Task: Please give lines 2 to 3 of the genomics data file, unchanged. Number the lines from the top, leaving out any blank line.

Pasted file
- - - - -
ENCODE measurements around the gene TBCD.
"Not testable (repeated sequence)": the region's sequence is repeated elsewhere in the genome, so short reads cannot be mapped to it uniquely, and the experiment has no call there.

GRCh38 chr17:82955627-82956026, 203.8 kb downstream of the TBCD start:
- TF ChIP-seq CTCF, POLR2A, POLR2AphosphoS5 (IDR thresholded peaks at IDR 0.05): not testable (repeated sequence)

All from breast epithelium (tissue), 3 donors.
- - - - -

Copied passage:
"Not testable (repeated sequence)": the region's sequence is repeated elsewhere in the genome, so short reads cannot be mapped to it uniquely, and the experiment has no call there.

GRCh38 chr17:82955627-82956026, 203.8 kb downstream of the TBCD start: